Submitted to: Journal of Economic Entomology
Publication Type: Peer reviewed journal
Publication Acceptance Date: 9/2/2008
Publication Date: 2/20/2009
Citation: Chen, A.C., He, H., Temeyer, K.B., Jones, S., Green, P., Barker, S.C. 2009. A survey of Rhipicephalus microplus populations for mutations associated by pyrethroid resistance. Journal of Economic Entomology. 120(1):373-380. Interpretive Summary: The southern cattle tick (SCT) and the disease it transmits, babesiosis, were eradicated from the US after a 50-year eradication program of dipping cattle and temporarily vacating tick-infested pastures. SCT is still widespread in Mexico and other parts of America. Reintroduction of the tick to the US either unintentionally or by active agro-terrorism could prove devastating to cattle industry. Quarantine by vat dipping with chemical acaricides has prevented reinfestation in the US. But SCT has developed resistance to acaricides. There is a real need for rapid, sensitive, and accurate methods for detecting pesticide resistance, which will lead to better pest management strategies and prolong the usefulness of the currently available pesticides. The current method used for resistance detection takes weeks to perform and is laborious. We had previously discovered 2 mutations in resistant ticks. Based on these mutations, we have now developed assays that are sensitive, capable of detecting resistance to certain class of pesticides in individual ticks smaller than a pinhead, and can be performed in just 3 – 4 hours. In addition, because these methods make use of the genetic material of the pest, the potential resistance can be detected even before it is manifested. These assays have been validated on laboratory-reared ticks. In the future, these assays can be used to study the distribution and frequency of tick resistance genes, which will greatly enhance the management of this critical pest.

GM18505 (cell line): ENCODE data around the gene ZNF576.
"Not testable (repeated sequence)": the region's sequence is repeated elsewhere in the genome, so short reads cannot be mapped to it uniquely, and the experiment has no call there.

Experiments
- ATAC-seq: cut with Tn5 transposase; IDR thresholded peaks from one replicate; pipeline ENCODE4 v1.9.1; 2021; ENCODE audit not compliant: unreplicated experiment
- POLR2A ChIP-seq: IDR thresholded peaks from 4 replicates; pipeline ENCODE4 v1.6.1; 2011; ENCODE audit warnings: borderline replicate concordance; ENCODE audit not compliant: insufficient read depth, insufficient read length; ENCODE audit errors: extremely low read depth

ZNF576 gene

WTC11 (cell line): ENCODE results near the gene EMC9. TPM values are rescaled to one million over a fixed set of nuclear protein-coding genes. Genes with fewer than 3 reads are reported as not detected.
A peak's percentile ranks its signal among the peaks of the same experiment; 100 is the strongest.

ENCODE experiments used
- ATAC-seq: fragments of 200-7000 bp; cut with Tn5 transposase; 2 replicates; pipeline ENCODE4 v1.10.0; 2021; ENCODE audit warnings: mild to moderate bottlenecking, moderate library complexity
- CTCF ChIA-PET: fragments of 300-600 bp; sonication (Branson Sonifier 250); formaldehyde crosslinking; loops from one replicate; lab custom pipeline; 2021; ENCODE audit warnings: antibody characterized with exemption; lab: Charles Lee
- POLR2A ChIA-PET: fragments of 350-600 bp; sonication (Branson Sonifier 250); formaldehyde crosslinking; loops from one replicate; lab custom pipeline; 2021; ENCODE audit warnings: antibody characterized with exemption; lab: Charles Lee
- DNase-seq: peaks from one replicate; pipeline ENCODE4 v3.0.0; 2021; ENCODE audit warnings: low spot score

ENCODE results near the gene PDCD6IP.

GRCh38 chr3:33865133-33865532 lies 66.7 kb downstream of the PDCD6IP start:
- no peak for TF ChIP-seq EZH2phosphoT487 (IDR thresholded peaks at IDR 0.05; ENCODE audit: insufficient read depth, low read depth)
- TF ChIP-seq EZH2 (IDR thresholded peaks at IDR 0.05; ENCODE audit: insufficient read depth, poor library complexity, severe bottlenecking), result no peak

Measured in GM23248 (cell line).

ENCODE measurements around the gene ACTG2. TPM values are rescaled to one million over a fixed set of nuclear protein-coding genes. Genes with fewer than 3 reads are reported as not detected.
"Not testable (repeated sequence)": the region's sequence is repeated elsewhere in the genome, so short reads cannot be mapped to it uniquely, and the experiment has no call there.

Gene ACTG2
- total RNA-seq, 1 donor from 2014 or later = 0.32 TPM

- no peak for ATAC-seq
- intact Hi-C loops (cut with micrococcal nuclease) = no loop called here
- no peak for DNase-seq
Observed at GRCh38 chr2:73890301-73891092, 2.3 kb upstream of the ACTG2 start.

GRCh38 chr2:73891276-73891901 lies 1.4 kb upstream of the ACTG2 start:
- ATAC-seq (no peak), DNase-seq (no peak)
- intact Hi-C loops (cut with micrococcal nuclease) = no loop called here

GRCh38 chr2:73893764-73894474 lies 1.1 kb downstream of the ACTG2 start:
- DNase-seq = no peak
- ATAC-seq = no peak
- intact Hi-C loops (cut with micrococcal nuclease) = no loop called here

Technical Abstract: Mutations associated with pyrethroid resistance were found in Mexican strains of Rhipicephalus microplus. A mutation in the sodium channel gene was reported in strains highly resistant to permethrin and another mutation in an esterase gene in a strain that shows moderate resistance to the same pesticide. Methods based on the melting temperature difference of amplified allele-specific DNA fragments were developed that can detect these mutations rapidly in individual larvae. When these methods were applied to ticks from various strains of R. microplus from Australia, neither of these mutations could be demonstrated. Different resistance mechanisms have apparently developed independently between Australian and Mexican strains of R. microplus.